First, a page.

There is growing recognition that social factors can exacerbate health issues and impact health outcomes, leading to dramatically increased costs associated with healthcare utilization. As a result, the U.S. healthcare system is increasingly embracing the importance of identifying and acting on the social determinants of health (SDOH) – the social, economic and environmental factors that impact an individual’s health and well-being. Vulnerable populations such as older adults often have unmet social needs including housing, transportation, and access to healthy foods and in-home non-medical support. Meals on Wheels programs are well-positioned to improve the health, safety and well-being of their clients by identifying and addressing SDOH because of their close connection with the older adults they serve and familiarity with the environments in which they live.
The unique capabilities of Meals on Wheels programs and the growing need to address SDOH led to the establishment of a unique partnership in 2016 between Meals on Wheels America, Brown University Center for Gerontology and Healthcare Research, and the Gary and Mary West Health Institute to develop and test an enhanced meal-delivery service model that includes change of condition monitoring conducted by Meals on Wheels drivers and care navigation support provided by designated care coordinators. The multi-year research study entitled More Than a Meal Process Evaluation (A Standardized Approach to Identify and Address Unmet Needs Among Clients) substantiated the importance of identifying and addressing SDOH.
Leveraging learnings from the More Than a Meal Process Evaluation, Meals on Wheels America and the Gary and Mary West Health Institute have partnered in a second research study entitled More Than a Meal Process Expansion to engage a two-pronged approach to test and scale the Core Client Change of Condition protocol across approximately 60 Meals on Wheels programs. A cohort of 10 programs have been selected to implement and adopt the Core Client Change of Condition Protocol and participate in a national learning collaborative. Meals on Wheels programs participating in the learning collaborative will benefit from the opportunity to engage with a local healthcare advisor, exchange ideas with peers, share promising practices and collectively address and resolve challenges faced when implementing the protocol in their respective programs and communities. In addition, up to 25 more Meals on Wheels programs will be supported through mentorship from national learning collaborative participants, training and technical assistance at regional and state conferences where possible to leverage Member program geographies, the Meals on Wheels Annual Conference & Expo, and a variety of virtual training modalities to adopt the protocol.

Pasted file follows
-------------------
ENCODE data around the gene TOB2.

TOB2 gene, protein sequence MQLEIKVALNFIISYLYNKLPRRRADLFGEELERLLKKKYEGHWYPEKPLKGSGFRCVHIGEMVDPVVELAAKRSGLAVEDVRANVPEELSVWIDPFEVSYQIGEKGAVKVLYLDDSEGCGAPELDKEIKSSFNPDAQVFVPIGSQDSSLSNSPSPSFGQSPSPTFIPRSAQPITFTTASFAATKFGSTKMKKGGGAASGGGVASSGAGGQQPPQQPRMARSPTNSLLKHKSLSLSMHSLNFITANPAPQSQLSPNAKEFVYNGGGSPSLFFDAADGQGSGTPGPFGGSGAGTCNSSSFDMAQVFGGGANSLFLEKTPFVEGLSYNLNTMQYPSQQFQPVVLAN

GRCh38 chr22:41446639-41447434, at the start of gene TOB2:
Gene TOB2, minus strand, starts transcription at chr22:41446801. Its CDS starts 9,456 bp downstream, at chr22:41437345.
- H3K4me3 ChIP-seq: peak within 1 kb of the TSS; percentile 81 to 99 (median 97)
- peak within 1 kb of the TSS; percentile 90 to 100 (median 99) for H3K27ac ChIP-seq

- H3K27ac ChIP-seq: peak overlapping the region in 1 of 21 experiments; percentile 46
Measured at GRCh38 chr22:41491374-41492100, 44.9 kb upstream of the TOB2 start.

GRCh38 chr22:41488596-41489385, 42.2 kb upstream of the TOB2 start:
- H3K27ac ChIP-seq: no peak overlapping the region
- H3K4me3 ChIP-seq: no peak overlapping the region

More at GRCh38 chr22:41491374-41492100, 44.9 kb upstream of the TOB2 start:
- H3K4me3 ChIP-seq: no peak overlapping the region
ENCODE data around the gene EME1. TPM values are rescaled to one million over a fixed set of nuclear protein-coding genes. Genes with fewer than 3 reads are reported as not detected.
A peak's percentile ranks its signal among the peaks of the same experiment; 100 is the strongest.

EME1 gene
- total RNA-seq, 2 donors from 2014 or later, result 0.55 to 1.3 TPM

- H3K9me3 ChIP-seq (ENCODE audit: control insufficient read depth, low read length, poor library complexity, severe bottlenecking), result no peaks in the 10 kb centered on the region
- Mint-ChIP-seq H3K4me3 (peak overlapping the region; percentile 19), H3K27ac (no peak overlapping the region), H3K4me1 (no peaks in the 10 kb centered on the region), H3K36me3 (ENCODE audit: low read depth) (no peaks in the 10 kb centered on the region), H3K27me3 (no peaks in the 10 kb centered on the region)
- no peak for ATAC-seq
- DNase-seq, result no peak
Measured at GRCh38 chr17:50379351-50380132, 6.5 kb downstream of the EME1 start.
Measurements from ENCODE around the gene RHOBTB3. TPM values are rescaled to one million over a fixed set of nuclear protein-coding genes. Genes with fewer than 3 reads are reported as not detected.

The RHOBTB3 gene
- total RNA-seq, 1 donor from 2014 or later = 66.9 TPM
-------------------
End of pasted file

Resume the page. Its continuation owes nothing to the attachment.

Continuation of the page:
In collaboration with the Gary and Mary West Health Institute, Meals on Wheels America is working with Accessible Solutions, Inc. to build a national data repository and accompanying dashboards to allow data collected from Meals on Wheels programs to be easily organized and interpreted to monitor and identify trends in client health, safety and well-being, and care coordination outcomes. New, robust data tools will also allow programs to collect and track data for the analysis of their performance and quality assurance metrics across the breadth of data collected. By contemporizing their information technology infrastructure and data reporting capabilities through this project, Meals on Wheels America will provide their Member programs the data they need to establish a business case to secure contractual partnerships with healthcare providers and third-party payers to support the health of older adults they jointly serve through enhanced meal-delivery services.